Postgame analysis of the Nats 4-1 loss over the Philadelphia Phillies on Thursday night at Nationals Park.
How it happened: The Nationals’ season-long mastery of the Phillies was not on display Thursday night, as their franchise-best nine-game winning streak against the NL East rivals was finally snapped.
And they can thank a 24-year-old right hander making his 2016 debut for giving them so much trouble. Alec Asher, making his first start of the season, frustrated the Nats offense while pitching six scoreless frames. He wasn’t in dominant form — he didn’t record a strikeout — but he only allowed two hits on the night.
Washington’s best chance to rally came two frames after Asher exited the game. The Nats had the bases loaded in the eighth for Daniel Murphy, who settled for a sacrifice fly after narrowly missing the game-tying grand slam. Bryce Harper subsequently struck out to end the threat.
Meanwhile, one rough inning doomed A.J. Cole on this night. He yielded four runs on a pair of home runs in the third. The bullpen kept the Phillies’ offense in check the rest of the way, but the damage was already done.
What it means: The Nats’ record falls to 82-58, dropping their division lead over the New York Mets to eight games. The magic number to clinch the NL East remains at 15.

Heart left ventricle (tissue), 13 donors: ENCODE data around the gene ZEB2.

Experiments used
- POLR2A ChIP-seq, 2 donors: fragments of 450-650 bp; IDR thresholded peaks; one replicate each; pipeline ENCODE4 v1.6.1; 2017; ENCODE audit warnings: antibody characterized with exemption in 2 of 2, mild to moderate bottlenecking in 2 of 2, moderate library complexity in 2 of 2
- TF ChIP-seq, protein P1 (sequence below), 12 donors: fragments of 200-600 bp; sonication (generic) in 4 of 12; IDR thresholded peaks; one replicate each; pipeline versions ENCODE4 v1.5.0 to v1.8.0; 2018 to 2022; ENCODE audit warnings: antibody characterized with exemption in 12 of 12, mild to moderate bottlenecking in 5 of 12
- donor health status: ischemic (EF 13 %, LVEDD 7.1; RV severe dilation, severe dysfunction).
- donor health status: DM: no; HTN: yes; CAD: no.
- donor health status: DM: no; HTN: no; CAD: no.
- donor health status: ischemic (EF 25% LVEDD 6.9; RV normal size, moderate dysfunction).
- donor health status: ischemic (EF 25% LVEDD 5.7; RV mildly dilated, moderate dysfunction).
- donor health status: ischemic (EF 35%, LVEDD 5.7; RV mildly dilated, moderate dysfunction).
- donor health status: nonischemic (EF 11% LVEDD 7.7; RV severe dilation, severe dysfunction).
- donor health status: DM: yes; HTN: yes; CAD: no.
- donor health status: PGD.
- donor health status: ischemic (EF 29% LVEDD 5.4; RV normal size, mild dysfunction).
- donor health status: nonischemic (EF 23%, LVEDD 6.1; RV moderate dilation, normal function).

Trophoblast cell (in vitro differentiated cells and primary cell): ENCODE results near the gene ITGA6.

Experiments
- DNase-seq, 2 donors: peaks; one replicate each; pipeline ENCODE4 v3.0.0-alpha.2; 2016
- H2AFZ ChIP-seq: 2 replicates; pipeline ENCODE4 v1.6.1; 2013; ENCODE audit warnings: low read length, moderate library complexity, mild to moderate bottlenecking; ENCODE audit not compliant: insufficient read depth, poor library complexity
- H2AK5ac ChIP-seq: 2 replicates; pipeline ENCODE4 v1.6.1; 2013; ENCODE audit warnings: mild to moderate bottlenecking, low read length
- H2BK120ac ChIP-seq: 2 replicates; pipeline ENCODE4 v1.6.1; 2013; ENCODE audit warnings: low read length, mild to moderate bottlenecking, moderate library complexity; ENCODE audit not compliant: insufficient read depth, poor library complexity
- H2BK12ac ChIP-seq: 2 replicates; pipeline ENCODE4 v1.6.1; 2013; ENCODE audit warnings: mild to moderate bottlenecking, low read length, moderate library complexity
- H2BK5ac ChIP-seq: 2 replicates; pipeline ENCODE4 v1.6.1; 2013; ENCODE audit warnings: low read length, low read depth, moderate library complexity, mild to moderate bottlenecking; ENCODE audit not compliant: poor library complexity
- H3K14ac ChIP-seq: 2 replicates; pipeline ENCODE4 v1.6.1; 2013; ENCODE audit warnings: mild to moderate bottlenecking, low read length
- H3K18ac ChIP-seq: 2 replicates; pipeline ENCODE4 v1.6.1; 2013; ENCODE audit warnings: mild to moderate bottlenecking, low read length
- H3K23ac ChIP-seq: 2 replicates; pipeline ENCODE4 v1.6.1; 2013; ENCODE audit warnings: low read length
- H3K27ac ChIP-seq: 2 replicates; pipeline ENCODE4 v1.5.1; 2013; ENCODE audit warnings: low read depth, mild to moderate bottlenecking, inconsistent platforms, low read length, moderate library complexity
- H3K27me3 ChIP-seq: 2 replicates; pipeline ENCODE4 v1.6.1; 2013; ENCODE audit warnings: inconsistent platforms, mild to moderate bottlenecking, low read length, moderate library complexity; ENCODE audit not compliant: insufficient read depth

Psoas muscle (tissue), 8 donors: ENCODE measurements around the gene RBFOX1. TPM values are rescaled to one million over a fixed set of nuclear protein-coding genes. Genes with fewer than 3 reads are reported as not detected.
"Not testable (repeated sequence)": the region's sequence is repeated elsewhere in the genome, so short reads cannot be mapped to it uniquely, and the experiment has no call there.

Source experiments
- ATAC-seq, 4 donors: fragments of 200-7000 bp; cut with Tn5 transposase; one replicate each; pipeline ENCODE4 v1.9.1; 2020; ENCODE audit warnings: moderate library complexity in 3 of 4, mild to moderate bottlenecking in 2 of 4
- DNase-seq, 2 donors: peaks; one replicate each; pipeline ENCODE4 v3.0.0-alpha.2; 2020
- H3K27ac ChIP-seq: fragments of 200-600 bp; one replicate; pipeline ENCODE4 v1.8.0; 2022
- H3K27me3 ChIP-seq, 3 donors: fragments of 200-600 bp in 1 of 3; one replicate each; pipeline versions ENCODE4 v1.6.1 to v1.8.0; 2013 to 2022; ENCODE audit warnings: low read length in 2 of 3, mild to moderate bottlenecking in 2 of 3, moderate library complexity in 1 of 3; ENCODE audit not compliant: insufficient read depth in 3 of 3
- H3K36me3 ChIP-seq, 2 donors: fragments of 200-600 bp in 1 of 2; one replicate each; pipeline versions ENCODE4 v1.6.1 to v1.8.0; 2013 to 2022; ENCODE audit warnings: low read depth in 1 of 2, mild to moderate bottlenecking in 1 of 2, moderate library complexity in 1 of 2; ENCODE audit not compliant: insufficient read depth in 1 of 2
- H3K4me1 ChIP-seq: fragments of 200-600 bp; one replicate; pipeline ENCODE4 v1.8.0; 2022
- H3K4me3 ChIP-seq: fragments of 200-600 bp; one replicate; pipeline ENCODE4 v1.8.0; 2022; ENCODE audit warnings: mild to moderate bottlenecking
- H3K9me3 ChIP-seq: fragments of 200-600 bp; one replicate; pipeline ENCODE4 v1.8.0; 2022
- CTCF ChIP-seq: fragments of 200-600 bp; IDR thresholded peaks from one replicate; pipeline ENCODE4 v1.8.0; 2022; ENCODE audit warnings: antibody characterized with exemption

Third inning stains Cole’s night: Don’t let the final pitching line fool you; Cole pitched much better game than the four runs over five frames would suggest. The problem? All those runs came in the third inning, which doomed the 24-year-old right hander in this outing. The solo homer from Peter Bourjos and three-run shot from Ryan Howard proved to be the big blows of the game, but Cole nonetheless acquitted himself relatively well. Including those knocks, he allowed five hits total while tallying eight strikeouts and walking none. He may not be dominating in his opportunity as a member of the starting rotation, but he’s doing enough to get more chances.
Asher shuts Nats down: How is it that Asher — making his first start of the year — handled the Nats over six shutout innings? For one, as Dusty Baker has mentioned recently, September baseball means facing off against more young pitchers you haven’t seen before, so it usually takes several turns through the order to get a feel for his arsenal. And while Asher pitched well, there were moments where it seemed like Nats offense suffered from plain old tough luck. They made solid contact off the him all night long, but had nothing to show for it. Washington totaled six line outs during the game, averaged 92.6 mph exit velocity through the first six innings. Sometimes, it’s just not your night.
Up next: The Nats will look to bounce back as they send Tanner Roark (14-8, 2.89 ERA) to the mound on Friday night to face Phillies right hander Jake Thompson (1-5, 6.48 ERA).